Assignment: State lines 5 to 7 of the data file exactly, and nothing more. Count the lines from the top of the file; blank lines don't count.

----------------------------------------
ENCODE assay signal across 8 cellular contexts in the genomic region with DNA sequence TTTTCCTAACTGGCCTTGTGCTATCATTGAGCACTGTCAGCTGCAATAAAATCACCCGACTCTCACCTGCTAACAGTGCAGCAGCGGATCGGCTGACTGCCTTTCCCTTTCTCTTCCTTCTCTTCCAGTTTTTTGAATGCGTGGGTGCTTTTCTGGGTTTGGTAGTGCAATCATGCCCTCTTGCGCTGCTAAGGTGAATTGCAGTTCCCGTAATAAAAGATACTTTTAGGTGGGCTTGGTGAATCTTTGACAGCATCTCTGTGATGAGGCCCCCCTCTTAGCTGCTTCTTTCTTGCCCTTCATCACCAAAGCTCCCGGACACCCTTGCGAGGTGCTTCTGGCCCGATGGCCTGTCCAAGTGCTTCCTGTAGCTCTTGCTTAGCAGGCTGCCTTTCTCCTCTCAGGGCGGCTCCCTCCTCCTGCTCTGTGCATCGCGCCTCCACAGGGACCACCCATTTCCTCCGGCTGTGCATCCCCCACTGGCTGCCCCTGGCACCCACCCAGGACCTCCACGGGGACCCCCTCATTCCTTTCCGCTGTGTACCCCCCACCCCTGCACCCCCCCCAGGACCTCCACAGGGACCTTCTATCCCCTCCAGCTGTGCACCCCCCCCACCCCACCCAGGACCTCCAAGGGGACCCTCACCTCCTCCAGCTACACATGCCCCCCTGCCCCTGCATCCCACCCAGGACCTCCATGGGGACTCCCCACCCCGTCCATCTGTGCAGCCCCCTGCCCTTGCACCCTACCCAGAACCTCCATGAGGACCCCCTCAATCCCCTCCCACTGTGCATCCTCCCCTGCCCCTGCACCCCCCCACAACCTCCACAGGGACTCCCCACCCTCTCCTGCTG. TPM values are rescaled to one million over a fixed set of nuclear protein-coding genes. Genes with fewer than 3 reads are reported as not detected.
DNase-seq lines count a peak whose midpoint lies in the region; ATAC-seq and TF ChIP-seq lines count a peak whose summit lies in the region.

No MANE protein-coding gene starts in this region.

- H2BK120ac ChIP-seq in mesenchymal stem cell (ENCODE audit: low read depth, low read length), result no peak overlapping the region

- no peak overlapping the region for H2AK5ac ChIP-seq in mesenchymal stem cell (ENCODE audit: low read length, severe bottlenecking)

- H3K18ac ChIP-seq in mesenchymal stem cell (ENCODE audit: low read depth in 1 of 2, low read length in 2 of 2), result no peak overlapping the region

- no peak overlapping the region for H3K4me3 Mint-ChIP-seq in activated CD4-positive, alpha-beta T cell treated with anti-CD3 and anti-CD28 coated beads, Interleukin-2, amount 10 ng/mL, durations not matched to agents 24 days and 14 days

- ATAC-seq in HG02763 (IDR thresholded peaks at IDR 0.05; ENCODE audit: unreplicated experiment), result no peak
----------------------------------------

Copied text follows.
- no peak overlapping the region for H2AK5ac ChIP-seq in mesenchymal stem cell (ENCODE audit: low read length, severe bottlenecking)

- H3K18ac ChIP-seq in mesenchymal stem cell (ENCODE audit: low read depth in 1 of 2, low read length in 2 of 2), result no peak overlapping the region

- no peak overlapping the region for H3K4me3 Mint-ChIP-seq in activated CD4-positive, alpha-beta T cell treated with anti-CD3 and anti-CD28 coated beads, Interleukin-2, amount 10 ng/mL, durations not matched to agents 24 days and 14 days